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N8102 LED Power Distribution Board Layout
Figures 1 & 2 show front and back views of the N8102. Layout details are
noted by a red circled area and
corresponding number. The corresponding numbers are described below:
Solder points at both ends of the
board for +DC wiring connection. This allows daisy-chaining of multiple boards
(power bus wiring) for layouts & dioramas that have multiple area that will contain lighting.
More information about connecting multiple boards can be found
Ground or ĖDC connections (same as
Large letter A (front of
board), or B (rear of board) for easy reference in documentation.
A-side uses 20ma current sources (4 separate ones), which support 4 LED
solder pad groupings for up to 4 LEDs in series each for a total of up
to 16 LEDs (depending on supply voltage available). B-side is for LEDs
using resistors and can be connected as series groups or individual (parallel)
This is a cathode grounding point (-DC) that can be bridged with a drop of
solder to complete the circuit. If only 1 LED is to be wired in group 1, then
LED1ís cathode should be solder-bridged (to complete the circuit). If there
will be 2 LEDs in series, then solder the grounding bridge for the cathode of
LED2 (and do not solder LED1ís cathode bridge). If 3 are needed,
then bridge the cathode of LED3. LED4ís cathode is grounded by default. If
less than 4 LEDs in the group are used, LED4ís cathode wonít be connect
anyway. Youíll notice that the cathode of LED1 and the anode of LED2 are
connected (also LED2 to LED3, and LED3 to LED4). This allows the user just
make wire hookups from the LEDs to the board without having to connect wire to
wires for series connections.
Shows how an individual LED hookup
is marked. The first number is the group number 1-4 on A-side, 5 & 6 on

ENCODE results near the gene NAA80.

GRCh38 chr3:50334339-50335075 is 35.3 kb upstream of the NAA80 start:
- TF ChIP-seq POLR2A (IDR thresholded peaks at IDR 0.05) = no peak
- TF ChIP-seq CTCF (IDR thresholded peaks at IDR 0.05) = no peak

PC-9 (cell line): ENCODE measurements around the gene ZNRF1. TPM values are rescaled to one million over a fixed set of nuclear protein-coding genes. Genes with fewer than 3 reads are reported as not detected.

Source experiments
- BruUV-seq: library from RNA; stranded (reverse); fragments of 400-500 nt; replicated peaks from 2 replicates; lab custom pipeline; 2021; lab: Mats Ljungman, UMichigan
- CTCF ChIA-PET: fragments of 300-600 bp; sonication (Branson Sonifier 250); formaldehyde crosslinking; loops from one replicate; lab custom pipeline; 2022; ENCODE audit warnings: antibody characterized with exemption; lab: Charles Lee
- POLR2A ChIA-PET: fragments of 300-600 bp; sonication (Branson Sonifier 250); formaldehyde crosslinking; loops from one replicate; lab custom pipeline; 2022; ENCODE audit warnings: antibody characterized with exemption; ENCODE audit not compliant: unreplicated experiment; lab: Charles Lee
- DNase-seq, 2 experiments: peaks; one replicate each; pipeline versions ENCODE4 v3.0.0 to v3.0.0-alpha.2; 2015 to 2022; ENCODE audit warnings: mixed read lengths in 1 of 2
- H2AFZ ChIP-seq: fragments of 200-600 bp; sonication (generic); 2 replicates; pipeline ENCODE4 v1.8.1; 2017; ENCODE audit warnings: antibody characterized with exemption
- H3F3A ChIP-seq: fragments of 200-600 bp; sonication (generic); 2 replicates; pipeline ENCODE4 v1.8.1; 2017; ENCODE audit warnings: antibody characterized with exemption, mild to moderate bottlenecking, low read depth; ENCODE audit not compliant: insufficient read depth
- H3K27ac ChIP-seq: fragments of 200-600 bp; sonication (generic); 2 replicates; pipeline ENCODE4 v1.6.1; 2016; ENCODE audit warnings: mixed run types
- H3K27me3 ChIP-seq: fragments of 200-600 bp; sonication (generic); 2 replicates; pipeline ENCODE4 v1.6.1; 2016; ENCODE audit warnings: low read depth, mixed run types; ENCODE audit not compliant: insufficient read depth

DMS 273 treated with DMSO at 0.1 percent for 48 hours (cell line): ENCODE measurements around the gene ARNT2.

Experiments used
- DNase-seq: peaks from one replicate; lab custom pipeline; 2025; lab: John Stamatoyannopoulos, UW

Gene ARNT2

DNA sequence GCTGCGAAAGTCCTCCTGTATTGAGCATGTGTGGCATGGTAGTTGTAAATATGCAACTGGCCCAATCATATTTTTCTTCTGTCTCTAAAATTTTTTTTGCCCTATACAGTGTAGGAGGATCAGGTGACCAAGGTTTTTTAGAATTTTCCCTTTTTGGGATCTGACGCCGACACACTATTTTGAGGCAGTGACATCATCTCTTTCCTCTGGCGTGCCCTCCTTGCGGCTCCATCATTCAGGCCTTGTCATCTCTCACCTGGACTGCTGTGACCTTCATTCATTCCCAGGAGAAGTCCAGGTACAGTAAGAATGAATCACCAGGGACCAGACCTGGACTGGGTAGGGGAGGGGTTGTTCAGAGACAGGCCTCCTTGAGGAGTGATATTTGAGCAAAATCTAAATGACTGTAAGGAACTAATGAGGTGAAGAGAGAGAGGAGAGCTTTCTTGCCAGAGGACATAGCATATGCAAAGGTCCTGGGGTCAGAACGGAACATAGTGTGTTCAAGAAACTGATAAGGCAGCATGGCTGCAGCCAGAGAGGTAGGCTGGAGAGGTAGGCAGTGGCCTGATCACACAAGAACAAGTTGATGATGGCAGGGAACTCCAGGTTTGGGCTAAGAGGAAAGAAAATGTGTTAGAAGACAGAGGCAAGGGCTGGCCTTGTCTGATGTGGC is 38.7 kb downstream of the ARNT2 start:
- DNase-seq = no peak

B-side). The second part is the LED number of the group (for example
Notes the solder pad for wire
connection to the anode (+) of the first LED of group 1.
Notes the cathode (-) wire hookup
Since LEDs on A-side use a
20ma current source, by default, they will shine at full (20ma) brightness.
Should the user wish for some reason, to reduce the current going through a
particular LED on side-A, a pair of solder pads is provided for
soldering a resistor for brightness adjustment. Note: even though you may have
up to 4 LEDs in a series group, the brightness for each individual LED can be
adjusted differently, if desired. This provides total control.
- On to side-B of the board. In a typical LED connection to a power
source, an LED requires a resistor for current protection. These solder pads
are for installing a resistor and note that one of the pads is connected to
the + DC circuit. Again, 5 notes the anode
(+) LED solder pad. Also note the cathode solder bridge point
8. If for example, LED1 of group 5 were to be
connected as an individual (not series group) LED, its cathode bridge would be
soldered to complete the circuit. Now letís suppose that you wanted LED1 and
LED2 of group 5 to be a series pair. In this case, you would not solder bridge
LED1ís cathode. Instead you would solder bridge point
10 (which will connect LED1ís cathode to LED2ís anode) and
then solder bridge LED2ís cathode. In this case, the resistor selected for
LED1ís anode would be calculated for use with the series pair.
With this flexibility, side-B of the distribution board can be setup
any way the user wants. For example, group 5 could be 6 individual resistored
LEDs, 6 LEDs in series, 3 groups of series pairs, or 3 in series and 2 in
series and 1 individualÖ or any combination needed.
© 2008 Ngineering